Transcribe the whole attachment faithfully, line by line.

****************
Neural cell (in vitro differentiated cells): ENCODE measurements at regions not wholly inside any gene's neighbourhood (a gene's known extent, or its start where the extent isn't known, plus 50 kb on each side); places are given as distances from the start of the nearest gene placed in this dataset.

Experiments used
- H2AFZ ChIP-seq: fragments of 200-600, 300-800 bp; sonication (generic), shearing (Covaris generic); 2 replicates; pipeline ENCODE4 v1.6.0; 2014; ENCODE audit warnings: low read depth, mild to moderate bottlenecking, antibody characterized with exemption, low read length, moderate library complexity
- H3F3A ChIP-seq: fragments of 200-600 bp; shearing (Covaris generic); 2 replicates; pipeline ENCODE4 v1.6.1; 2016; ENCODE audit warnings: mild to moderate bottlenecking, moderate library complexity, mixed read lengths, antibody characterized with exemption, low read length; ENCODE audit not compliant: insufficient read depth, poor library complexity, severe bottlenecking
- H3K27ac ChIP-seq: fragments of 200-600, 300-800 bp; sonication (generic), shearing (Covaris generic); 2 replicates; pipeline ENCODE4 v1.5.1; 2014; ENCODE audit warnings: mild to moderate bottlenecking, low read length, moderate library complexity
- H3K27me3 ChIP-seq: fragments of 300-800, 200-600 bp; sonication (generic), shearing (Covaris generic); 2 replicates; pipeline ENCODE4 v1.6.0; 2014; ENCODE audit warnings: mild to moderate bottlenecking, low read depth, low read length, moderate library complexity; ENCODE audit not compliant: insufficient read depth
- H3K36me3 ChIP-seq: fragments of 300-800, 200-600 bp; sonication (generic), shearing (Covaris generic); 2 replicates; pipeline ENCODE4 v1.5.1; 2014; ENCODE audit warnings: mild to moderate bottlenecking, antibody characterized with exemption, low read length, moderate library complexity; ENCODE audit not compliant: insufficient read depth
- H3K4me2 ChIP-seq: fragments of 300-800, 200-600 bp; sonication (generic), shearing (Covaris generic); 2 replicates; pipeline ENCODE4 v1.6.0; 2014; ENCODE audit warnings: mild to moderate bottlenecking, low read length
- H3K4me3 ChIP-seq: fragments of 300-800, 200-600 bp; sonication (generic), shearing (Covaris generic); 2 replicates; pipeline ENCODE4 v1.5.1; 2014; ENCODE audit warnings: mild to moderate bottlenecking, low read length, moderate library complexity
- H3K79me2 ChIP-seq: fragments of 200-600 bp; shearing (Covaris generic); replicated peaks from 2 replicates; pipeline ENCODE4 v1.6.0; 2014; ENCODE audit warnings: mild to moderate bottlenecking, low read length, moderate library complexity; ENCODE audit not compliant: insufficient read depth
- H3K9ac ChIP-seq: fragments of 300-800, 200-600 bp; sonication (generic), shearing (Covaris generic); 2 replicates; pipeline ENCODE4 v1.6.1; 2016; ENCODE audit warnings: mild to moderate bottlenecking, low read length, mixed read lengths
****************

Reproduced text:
Neural cell (in vitro differentiated cells): ENCODE measurements at regions not wholly inside any gene's neighbourhood (a gene's known extent, or its start where the extent isn't known, plus 50 kb on each side); places are given as distances from the start of the nearest gene placed in this dataset.

Experiments used
- H2AFZ ChIP-seq: fragments of 200-600, 300-800 bp; sonication (generic), shearing (Covaris generic); 2 replicates; pipeline ENCODE4 v1.6.0; 2014; ENCODE audit warnings: low read depth, mild to moderate bottlenecking, antibody characterized with exemption, low read length, moderate library complexity
- H3F3A ChIP-seq: fragments of 200-600 bp; shearing (Covaris generic); 2 replicates; pipeline ENCODE4 v1.6.1; 2016; ENCODE audit warnings: mild to moderate bottlenecking, moderate library complexity, mixed read lengths, antibody characterized with exemption, low read length; ENCODE audit not compliant: insufficient read depth, poor library complexity, severe bottlenecking
- H3K27ac ChIP-seq: fragments of 200-600, 300-800 bp; sonication (generic), shearing (Covaris generic); 2 replicates; pipeline ENCODE4 v1.5.1; 2014; ENCODE audit warnings: mild to moderate bottlenecking, low read length, moderate library complexity
- H3K27me3 ChIP-seq: fragments of 300-800, 200-600 bp; sonication (generic), shearing (Covaris generic); 2 replicates; pipeline ENCODE4 v1.6.0; 2014; ENCODE audit warnings: mild to moderate bottlenecking, low read depth, low read length, moderate library complexity; ENCODE audit not compliant: insufficient read depth
- H3K36me3 ChIP-seq: fragments of 300-800, 200-600 bp; sonication (generic), shearing (Covaris generic); 2 replicates; pipeline ENCODE4 v1.5.1; 2014; ENCODE audit warnings: mild to moderate bottlenecking, antibody characterized with exemption, low read length, moderate library complexity; ENCODE audit not compliant: insufficient read depth
- H3K4me2 ChIP-seq: fragments of 300-800, 200-600 bp; sonication (generic), shearing (Covaris generic); 2 replicates; pipeline ENCODE4 v1.6.0; 2014; ENCODE audit warnings: mild to moderate bottlenecking, low read length
- H3K4me3 ChIP-seq: fragments of 300-800, 200-600 bp; sonication (generic), shearing (Covaris generic); 2 replicates; pipeline ENCODE4 v1.5.1; 2014; ENCODE audit warnings: mild to moderate bottlenecking, low read length, moderate library complexity
- H3K79me2 ChIP-seq: fragments of 200-600 bp; shearing (Covaris generic); replicated peaks from 2 replicates; pipeline ENCODE4 v1.6.0; 2014; ENCODE audit warnings: mild to moderate bottlenecking, low read length, moderate library complexity; ENCODE audit not compliant: insufficient read depth
- H3K9ac ChIP-seq: fragments of 300-800, 200-600 bp; sonication (generic), shearing (Covaris generic); 2 replicates; pipeline ENCODE4 v1.6.1; 2016; ENCODE audit warnings: mild to moderate bottlenecking, low read length, mixed read lengths